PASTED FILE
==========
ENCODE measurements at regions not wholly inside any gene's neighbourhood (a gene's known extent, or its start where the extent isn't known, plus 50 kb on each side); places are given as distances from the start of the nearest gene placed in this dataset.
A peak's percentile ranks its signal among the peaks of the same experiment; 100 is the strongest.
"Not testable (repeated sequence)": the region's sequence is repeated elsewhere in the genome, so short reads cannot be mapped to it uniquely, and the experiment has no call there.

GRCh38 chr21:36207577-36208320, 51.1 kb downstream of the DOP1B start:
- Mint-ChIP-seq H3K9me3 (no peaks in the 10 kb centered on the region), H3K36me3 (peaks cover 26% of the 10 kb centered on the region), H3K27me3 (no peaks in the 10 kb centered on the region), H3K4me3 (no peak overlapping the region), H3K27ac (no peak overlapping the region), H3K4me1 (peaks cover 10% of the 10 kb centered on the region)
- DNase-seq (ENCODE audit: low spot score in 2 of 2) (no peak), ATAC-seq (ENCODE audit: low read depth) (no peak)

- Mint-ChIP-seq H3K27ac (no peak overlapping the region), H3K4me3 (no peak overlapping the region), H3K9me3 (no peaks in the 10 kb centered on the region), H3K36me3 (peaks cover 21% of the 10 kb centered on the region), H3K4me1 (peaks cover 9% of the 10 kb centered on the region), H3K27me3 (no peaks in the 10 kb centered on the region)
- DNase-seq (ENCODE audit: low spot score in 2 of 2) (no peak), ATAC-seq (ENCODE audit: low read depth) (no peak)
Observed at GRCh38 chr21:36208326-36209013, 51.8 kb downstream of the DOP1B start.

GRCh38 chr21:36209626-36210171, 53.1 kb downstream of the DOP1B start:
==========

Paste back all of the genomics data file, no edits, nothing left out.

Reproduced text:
ENCODE measurements at regions not wholly inside any gene's neighbourhood (a gene's known extent, or its start where the extent isn't known, plus 50 kb on each side); places are given as distances from the start of the nearest gene placed in this dataset.
A peak's percentile ranks its signal among the peaks of the same experiment; 100 is the strongest.
"Not testable (repeated sequence)": the region's sequence is repeated elsewhere in the genome, so short reads cannot be mapped to it uniquely, and the experiment has no call there.

GRCh38 chr21:36207577-36208320, 51.1 kb downstream of the DOP1B start:
- Mint-ChIP-seq H3K9me3 (no peaks in the 10 kb centered on the region), H3K36me3 (peaks cover 26% of the 10 kb centered on the region), H3K27me3 (no peaks in the 10 kb centered on the region), H3K4me3 (no peak overlapping the region), H3K27ac (no peak overlapping the region), H3K4me1 (peaks cover 10% of the 10 kb centered on the region)
- DNase-seq (ENCODE audit: low spot score in 2 of 2) (no peak), ATAC-seq (ENCODE audit: low read depth) (no peak)

- Mint-ChIP-seq H3K27ac (no peak overlapping the region), H3K4me3 (no peak overlapping the region), H3K9me3 (no peaks in the 10 kb centered on the region), H3K36me3 (peaks cover 21% of the 10 kb centered on the region), H3K4me1 (peaks cover 9% of the 10 kb centered on the region), H3K27me3 (no peaks in the 10 kb centered on the region)
- DNase-seq (ENCODE audit: low spot score in 2 of 2) (no peak), ATAC-seq (ENCODE audit: low read depth) (no peak)
Observed at GRCh38 chr21:36208326-36209013, 51.8 kb downstream of the DOP1B start.

GRCh38 chr21:36209626-36210171, 53.1 kb downstream of the DOP1B start: